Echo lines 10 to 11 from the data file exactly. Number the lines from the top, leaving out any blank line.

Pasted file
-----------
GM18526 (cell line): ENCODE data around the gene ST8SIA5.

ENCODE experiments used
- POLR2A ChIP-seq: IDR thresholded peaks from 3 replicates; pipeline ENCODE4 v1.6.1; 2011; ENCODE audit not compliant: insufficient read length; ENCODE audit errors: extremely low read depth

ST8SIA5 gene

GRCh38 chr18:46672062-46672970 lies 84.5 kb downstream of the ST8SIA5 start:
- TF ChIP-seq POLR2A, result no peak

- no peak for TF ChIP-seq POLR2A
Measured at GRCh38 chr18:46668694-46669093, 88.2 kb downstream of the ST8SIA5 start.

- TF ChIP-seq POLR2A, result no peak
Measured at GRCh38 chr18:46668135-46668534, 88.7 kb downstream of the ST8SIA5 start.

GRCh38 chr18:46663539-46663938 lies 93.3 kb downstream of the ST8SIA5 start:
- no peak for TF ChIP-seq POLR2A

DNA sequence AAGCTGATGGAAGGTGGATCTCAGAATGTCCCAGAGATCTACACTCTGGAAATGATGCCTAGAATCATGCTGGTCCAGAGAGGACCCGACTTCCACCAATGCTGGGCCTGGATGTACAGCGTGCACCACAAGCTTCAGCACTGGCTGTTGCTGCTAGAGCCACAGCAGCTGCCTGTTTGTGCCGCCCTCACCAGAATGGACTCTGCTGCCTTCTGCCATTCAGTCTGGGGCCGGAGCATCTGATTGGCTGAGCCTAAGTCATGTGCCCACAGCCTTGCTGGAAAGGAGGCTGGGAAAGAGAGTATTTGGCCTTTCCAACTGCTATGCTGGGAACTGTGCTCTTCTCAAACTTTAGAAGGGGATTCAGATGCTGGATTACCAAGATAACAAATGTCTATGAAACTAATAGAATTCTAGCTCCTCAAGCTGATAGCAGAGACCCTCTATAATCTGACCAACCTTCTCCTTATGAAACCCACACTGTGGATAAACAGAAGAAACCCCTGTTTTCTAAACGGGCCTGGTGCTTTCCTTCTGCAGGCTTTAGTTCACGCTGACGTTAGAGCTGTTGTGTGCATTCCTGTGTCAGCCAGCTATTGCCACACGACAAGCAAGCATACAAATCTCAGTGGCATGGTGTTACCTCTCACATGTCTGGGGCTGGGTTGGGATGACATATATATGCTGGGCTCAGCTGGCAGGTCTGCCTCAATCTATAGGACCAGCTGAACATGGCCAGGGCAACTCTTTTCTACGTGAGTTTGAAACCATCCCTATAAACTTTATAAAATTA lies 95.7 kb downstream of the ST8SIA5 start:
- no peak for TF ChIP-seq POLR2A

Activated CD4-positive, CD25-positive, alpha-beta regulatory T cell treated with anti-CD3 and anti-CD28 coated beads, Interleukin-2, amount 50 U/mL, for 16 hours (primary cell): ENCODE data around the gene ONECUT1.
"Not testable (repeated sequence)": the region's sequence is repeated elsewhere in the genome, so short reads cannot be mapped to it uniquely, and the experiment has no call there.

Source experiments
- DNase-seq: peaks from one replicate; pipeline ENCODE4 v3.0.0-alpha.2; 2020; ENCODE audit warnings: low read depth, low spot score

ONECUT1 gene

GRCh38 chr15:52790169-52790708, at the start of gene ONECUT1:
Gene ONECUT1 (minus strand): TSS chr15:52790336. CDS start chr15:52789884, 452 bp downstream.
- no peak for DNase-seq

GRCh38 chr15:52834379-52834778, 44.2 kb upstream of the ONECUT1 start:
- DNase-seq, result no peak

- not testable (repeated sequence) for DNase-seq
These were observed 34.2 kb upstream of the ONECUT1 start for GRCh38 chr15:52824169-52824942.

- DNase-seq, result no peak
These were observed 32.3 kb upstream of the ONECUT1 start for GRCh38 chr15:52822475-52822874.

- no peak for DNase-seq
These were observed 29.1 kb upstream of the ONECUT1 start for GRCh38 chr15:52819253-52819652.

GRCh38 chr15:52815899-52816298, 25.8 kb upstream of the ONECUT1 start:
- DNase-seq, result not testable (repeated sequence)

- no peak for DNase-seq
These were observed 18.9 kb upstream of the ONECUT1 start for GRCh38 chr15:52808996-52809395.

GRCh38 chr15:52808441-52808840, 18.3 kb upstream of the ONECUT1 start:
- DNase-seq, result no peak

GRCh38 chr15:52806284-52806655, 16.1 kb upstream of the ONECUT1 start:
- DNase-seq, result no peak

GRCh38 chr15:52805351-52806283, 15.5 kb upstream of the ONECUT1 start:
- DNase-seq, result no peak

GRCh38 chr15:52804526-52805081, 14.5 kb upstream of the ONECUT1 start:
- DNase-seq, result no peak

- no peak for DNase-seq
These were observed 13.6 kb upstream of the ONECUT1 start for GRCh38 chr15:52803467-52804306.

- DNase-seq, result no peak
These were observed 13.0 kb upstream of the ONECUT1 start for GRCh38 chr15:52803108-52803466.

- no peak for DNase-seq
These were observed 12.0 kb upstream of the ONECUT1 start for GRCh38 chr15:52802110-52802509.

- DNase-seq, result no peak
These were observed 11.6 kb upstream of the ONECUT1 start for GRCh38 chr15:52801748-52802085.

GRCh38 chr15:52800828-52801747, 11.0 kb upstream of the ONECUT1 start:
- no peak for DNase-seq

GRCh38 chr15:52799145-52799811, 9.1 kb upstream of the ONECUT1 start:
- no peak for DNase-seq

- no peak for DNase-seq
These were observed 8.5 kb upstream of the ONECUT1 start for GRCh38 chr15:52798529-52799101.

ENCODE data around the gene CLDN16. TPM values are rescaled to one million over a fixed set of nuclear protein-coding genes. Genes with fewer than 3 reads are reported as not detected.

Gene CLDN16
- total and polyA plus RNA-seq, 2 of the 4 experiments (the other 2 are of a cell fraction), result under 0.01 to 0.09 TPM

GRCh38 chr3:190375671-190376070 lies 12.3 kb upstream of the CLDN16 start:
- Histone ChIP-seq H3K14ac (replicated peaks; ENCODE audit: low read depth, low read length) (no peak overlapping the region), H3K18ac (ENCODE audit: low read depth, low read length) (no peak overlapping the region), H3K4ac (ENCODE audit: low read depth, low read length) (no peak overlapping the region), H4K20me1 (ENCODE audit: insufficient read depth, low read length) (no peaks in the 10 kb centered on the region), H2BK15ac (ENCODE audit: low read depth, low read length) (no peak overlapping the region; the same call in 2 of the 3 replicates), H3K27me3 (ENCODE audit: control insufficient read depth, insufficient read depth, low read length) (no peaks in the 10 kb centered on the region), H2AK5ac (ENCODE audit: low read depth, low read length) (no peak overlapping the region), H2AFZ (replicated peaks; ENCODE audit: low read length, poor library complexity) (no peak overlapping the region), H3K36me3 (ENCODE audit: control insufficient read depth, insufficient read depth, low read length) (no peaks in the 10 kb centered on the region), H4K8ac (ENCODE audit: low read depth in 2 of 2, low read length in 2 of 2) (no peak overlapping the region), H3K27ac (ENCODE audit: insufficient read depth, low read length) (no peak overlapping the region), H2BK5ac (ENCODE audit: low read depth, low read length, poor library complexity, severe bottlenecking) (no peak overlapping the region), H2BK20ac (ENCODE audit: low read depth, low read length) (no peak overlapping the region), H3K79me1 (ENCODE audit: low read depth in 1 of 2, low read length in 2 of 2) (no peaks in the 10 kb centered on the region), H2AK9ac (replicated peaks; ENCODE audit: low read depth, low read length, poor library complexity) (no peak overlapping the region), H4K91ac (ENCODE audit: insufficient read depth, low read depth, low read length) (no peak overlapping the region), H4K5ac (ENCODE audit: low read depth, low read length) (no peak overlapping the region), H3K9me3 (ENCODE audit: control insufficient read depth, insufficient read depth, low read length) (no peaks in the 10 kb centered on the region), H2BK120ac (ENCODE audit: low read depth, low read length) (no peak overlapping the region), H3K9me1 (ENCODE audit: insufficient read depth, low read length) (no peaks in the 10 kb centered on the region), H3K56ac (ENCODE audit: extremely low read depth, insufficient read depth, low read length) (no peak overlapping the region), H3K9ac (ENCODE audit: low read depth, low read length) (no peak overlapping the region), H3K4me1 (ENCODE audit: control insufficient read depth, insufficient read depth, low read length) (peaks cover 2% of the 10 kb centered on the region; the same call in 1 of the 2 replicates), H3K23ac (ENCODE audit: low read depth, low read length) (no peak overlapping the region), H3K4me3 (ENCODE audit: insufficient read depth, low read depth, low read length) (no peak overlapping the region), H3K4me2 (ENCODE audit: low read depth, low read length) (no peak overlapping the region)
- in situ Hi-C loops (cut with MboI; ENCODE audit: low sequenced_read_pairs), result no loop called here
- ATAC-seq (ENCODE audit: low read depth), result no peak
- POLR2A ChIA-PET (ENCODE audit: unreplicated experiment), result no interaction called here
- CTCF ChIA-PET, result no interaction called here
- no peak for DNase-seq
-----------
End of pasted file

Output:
Measured at GRCh38 chr18:46668135-46668534, 88.7 kb downstream of the ST8SIA5 start.

GRCh38 chr18:46663539-46663938 lies 93.3 kb downstream of the ST8SIA5 start: